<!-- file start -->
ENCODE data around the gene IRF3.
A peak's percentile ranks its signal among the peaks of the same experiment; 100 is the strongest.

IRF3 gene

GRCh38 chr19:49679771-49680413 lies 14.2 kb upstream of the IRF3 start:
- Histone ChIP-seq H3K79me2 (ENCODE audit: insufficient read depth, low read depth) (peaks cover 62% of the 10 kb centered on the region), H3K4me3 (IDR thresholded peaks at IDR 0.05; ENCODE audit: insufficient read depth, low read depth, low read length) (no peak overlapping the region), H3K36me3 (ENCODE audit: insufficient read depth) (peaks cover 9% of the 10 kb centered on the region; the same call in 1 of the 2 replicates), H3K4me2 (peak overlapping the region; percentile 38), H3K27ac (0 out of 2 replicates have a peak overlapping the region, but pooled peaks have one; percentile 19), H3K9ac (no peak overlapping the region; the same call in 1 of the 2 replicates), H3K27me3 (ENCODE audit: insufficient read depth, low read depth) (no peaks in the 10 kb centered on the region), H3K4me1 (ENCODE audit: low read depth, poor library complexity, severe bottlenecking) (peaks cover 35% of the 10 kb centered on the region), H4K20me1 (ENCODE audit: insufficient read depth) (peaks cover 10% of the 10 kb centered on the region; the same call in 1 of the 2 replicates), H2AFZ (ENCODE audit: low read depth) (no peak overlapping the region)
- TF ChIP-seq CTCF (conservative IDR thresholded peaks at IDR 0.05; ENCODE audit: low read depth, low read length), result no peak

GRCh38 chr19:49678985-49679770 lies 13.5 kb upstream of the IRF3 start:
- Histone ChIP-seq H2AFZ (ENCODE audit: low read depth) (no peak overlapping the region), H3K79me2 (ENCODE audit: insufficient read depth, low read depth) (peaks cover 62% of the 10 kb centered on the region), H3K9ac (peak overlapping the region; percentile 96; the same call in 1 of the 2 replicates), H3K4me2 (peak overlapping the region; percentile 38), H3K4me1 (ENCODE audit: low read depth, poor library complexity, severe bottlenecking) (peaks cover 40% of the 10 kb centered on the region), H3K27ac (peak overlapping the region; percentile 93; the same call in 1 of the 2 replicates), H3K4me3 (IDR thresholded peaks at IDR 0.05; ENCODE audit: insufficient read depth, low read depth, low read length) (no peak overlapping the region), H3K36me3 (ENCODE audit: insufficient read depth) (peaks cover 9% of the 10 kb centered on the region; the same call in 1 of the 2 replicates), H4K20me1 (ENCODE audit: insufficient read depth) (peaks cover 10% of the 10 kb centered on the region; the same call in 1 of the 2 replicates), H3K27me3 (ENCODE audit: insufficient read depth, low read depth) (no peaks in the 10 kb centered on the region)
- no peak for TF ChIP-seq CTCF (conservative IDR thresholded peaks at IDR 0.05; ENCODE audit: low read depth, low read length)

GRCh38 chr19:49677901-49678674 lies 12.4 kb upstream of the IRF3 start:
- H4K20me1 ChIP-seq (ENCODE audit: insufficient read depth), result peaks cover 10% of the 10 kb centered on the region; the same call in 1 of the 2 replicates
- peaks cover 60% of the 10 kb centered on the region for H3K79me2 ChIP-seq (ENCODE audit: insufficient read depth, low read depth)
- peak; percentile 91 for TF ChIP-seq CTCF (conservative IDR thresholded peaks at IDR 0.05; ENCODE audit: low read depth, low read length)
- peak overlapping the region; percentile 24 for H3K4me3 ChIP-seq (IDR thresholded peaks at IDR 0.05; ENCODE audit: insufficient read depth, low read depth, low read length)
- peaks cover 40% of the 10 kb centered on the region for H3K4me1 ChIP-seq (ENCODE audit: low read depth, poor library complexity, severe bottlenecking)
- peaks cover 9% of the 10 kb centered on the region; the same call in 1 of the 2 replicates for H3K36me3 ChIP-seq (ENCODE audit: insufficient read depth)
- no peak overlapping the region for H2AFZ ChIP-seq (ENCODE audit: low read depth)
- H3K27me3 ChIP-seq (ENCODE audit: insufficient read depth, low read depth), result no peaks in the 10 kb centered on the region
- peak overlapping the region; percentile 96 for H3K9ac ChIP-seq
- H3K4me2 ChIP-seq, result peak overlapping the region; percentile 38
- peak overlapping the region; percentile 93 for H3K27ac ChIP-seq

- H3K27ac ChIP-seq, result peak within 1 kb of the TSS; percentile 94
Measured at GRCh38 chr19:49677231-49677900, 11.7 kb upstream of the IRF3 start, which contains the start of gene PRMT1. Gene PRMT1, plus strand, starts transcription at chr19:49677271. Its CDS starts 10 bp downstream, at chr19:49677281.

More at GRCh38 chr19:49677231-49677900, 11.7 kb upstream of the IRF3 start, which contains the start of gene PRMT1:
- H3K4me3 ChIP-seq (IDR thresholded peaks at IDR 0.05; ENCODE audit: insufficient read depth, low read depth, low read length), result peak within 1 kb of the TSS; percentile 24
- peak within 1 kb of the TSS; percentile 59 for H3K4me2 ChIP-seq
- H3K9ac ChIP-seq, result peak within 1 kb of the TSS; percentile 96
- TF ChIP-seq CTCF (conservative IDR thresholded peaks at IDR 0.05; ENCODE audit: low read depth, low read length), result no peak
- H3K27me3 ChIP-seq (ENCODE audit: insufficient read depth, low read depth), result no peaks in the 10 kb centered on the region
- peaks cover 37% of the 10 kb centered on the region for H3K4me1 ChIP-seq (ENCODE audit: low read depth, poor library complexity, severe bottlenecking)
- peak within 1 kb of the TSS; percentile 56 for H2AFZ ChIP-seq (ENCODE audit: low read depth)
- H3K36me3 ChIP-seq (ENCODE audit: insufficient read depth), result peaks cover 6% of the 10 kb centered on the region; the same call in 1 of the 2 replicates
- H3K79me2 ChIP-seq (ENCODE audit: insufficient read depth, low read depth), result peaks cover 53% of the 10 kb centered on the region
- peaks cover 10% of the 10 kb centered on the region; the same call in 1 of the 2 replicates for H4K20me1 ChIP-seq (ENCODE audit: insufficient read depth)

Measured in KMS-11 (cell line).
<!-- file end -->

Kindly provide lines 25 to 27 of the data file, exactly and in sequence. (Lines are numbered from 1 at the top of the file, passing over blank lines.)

- H3K4me3 ChIP-seq (IDR thresholded peaks at IDR 0.05; ENCODE audit: insufficient read depth, low read depth, low read length), result peak within 1 kb of the TSS; percentile 24
- peak within 1 kb of the TSS; percentile 59 for H3K4me2 ChIP-seq
- H3K9ac ChIP-seq, result peak within 1 kb of the TSS; percentile 96